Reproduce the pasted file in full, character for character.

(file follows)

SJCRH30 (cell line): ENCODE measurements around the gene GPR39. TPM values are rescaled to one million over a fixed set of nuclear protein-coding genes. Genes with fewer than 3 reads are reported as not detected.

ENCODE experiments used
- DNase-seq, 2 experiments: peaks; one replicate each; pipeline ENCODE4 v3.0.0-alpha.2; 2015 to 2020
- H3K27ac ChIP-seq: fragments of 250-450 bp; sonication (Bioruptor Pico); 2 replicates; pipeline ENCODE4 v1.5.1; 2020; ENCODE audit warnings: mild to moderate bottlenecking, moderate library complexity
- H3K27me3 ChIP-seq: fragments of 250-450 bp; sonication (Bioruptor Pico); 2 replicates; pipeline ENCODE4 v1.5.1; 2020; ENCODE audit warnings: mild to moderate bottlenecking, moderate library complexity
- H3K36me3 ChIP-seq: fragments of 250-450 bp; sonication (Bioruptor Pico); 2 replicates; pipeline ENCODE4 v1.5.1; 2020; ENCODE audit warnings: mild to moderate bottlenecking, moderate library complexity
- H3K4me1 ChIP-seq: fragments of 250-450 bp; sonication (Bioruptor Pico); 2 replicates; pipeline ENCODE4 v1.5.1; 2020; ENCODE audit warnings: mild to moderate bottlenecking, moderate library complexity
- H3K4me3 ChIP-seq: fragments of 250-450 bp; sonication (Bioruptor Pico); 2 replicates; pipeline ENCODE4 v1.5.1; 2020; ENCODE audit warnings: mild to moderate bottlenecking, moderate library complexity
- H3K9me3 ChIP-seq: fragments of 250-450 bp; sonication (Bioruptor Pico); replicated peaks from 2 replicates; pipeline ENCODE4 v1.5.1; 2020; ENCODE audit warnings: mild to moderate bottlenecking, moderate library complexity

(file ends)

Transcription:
SJCRH30 (cell line): ENCODE measurements around the gene GPR39. TPM values are rescaled to one million over a fixed set of nuclear protein-coding genes. Genes with fewer than 3 reads are reported as not detected.

ENCODE experiments used
- DNase-seq, 2 experiments: peaks; one replicate each; pipeline ENCODE4 v3.0.0-alpha.2; 2015 to 2020
- H3K27ac ChIP-seq: fragments of 250-450 bp; sonication (Bioruptor Pico); 2 replicates; pipeline ENCODE4 v1.5.1; 2020; ENCODE audit warnings: mild to moderate bottlenecking, moderate library complexity
- H3K27me3 ChIP-seq: fragments of 250-450 bp; sonication (Bioruptor Pico); 2 replicates; pipeline ENCODE4 v1.5.1; 2020; ENCODE audit warnings: mild to moderate bottlenecking, moderate library complexity
- H3K36me3 ChIP-seq: fragments of 250-450 bp; sonication (Bioruptor Pico); 2 replicates; pipeline ENCODE4 v1.5.1; 2020; ENCODE audit warnings: mild to moderate bottlenecking, moderate library complexity
- H3K4me1 ChIP-seq: fragments of 250-450 bp; sonication (Bioruptor Pico); 2 replicates; pipeline ENCODE4 v1.5.1; 2020; ENCODE audit warnings: mild to moderate bottlenecking, moderate library complexity
- H3K4me3 ChIP-seq: fragments of 250-450 bp; sonication (Bioruptor Pico); 2 replicates; pipeline ENCODE4 v1.5.1; 2020; ENCODE audit warnings: mild to moderate bottlenecking, moderate library complexity
- H3K9me3 ChIP-seq: fragments of 250-450 bp; sonication (Bioruptor Pico); replicated peaks from 2 replicates; pipeline ENCODE4 v1.5.1; 2020; ENCODE audit warnings: mild to moderate bottlenecking, moderate library complexity